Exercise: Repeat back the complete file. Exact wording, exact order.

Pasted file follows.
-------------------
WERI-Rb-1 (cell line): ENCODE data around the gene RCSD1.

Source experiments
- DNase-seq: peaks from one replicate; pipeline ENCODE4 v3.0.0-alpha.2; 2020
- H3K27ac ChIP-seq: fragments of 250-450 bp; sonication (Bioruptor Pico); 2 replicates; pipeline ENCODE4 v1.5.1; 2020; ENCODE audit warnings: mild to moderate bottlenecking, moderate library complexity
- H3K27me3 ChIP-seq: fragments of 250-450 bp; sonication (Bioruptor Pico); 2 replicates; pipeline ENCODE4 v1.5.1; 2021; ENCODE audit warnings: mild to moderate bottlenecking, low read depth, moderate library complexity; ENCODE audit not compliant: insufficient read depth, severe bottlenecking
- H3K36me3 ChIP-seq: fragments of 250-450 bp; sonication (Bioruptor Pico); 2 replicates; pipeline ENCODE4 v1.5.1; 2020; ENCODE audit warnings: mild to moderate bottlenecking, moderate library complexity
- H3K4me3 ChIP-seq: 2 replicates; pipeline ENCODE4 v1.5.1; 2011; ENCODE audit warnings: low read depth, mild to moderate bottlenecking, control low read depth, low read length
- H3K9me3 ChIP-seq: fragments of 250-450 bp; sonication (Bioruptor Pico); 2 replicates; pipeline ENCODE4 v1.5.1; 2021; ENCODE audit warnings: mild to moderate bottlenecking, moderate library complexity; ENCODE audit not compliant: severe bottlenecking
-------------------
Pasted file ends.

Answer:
WERI-Rb-1 (cell line): ENCODE data around the gene RCSD1.

Source experiments
- DNase-seq: peaks from one replicate; pipeline ENCODE4 v3.0.0-alpha.2; 2020
- H3K27ac ChIP-seq: fragments of 250-450 bp; sonication (Bioruptor Pico); 2 replicates; pipeline ENCODE4 v1.5.1; 2020; ENCODE audit warnings: mild to moderate bottlenecking, moderate library complexity
- H3K27me3 ChIP-seq: fragments of 250-450 bp; sonication (Bioruptor Pico); 2 replicates; pipeline ENCODE4 v1.5.1; 2021; ENCODE audit warnings: mild to moderate bottlenecking, low read depth, moderate library complexity; ENCODE audit not compliant: insufficient read depth, severe bottlenecking
- H3K36me3 ChIP-seq: fragments of 250-450 bp; sonication (Bioruptor Pico); 2 replicates; pipeline ENCODE4 v1.5.1; 2020; ENCODE audit warnings: mild to moderate bottlenecking, moderate library complexity
- H3K4me3 ChIP-seq: 2 replicates; pipeline ENCODE4 v1.5.1; 2011; ENCODE audit warnings: low read depth, mild to moderate bottlenecking, control low read depth, low read length
- H3K9me3 ChIP-seq: fragments of 250-450 bp; sonication (Bioruptor Pico); 2 replicates; pipeline ENCODE4 v1.5.1; 2021; ENCODE audit warnings: mild to moderate bottlenecking, moderate library complexity; ENCODE audit not compliant: severe bottlenecking